In article <firstname.lastname@example.org>, TELECOM Digest Editor
noted in response to email@example.com:
> [TELECOM Digest Editor's Note: I agree sometimes the hold time when
> calling Vonage is worse that it should be. I can also tell you that
> as I have heard from others, Vonage is no longer using the Linksys
> router for their adapter; too many other complaints including yours.
> I have a Motorola adapter, which seems to do okay and one day in a
> conversation with a Vonage rep we were talking about the (new for
> them) Linksys router. I started with Vonage using the Cisco phone
> adapter, switched over the Motorola since I have other Motorola
> products here (Surfboard cable 'modem'), and asked the guy if I
> should try the newest adapter they have, the Linksys. "Nah," he
> said, "You don't want to mess with it. We've already had various
> complaints on it, and I think they are going to stop shipping it
> as well."
> My suggestion is try your various (cluster of) phones one at a time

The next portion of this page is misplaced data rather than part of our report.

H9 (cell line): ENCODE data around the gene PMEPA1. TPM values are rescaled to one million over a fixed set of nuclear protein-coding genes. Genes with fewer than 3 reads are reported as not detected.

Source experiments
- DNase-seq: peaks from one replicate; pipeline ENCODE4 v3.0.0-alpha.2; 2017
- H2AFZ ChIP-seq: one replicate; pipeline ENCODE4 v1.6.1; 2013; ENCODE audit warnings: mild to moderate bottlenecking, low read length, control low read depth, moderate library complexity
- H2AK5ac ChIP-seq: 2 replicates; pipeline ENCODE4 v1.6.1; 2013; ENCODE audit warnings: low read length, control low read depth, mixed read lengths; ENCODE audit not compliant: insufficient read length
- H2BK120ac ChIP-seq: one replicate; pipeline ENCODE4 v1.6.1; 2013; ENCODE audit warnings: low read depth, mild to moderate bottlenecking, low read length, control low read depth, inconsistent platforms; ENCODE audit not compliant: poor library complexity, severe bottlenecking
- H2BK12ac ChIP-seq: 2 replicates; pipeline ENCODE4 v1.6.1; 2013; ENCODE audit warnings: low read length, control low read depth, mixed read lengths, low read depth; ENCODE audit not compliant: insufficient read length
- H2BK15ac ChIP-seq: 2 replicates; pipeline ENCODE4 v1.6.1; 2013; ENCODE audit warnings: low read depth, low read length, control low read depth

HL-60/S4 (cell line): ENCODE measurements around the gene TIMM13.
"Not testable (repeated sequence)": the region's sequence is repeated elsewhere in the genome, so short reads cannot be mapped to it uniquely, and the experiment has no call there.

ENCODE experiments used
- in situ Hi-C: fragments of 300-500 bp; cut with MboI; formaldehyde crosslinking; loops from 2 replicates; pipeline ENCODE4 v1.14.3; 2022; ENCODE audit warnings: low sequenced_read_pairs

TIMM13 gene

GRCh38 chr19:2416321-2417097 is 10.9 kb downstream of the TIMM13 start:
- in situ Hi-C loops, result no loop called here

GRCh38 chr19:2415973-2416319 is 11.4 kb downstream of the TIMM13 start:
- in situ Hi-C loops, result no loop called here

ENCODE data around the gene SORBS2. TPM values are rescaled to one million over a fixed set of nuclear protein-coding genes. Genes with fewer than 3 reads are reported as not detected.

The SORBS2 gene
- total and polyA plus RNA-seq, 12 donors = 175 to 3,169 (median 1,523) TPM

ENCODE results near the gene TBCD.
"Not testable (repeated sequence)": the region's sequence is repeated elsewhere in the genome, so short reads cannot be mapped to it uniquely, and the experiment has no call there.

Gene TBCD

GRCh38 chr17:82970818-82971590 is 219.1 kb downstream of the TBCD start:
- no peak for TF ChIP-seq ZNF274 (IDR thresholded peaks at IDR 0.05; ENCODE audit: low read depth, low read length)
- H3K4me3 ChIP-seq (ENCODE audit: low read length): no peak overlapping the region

> giving you one REN on the line at a time talking to the Linksys.
> See if your two offending phones can at least work along with the
> Linksys by themselves, i.e. adapter to one phone. If they can get
> that far, then when they are on your internal network and act up
> again, you may want to think about a possible problem with your
> own network. Let us know how it works for you. PAT]
I did try them one at time with nothing else connected to the linksys
router. I put the unit on my scope -- it definitely isn't pushing
enough current to drive a bell.
I'm going to order Mike Sandman's internal electronic ringers and just
retrofit my vintage gear with that. I'm also working on a pulse to
dtmf converter -- I'll let everyone know when I finish it as then you
can use your rotary dial gear with VoIP.
What spawned that is I've got a nice 302 and a 1950's Imperial (The
gold plated 202 with F type handset and network/bell box.) They work
so well a decorative elements in this place. People are actually
shocked to learn they're still functional.
When WE built these things they were meant to last forever. The 302 is
54 years old and still going strong.
[TELECOM Digest Editor's Note: Well, you really should not have to
buy additional equipment from Mike Sandman (although I am sure he will
be glad to sell it to you) in order to get what you paid for from
Vonage to work correctly. If you can document what you said your scope
shows about the Linksys router (maybe with a print out, etc) then I
would say ask Vonage to replace it for you. I have heard of 202/302
type phones (which always used the 'side-ringer' wall box to ring the
phone) which drew heavy current to operate, but this does sound
ridiculous. Let us know how your project works out. PAT]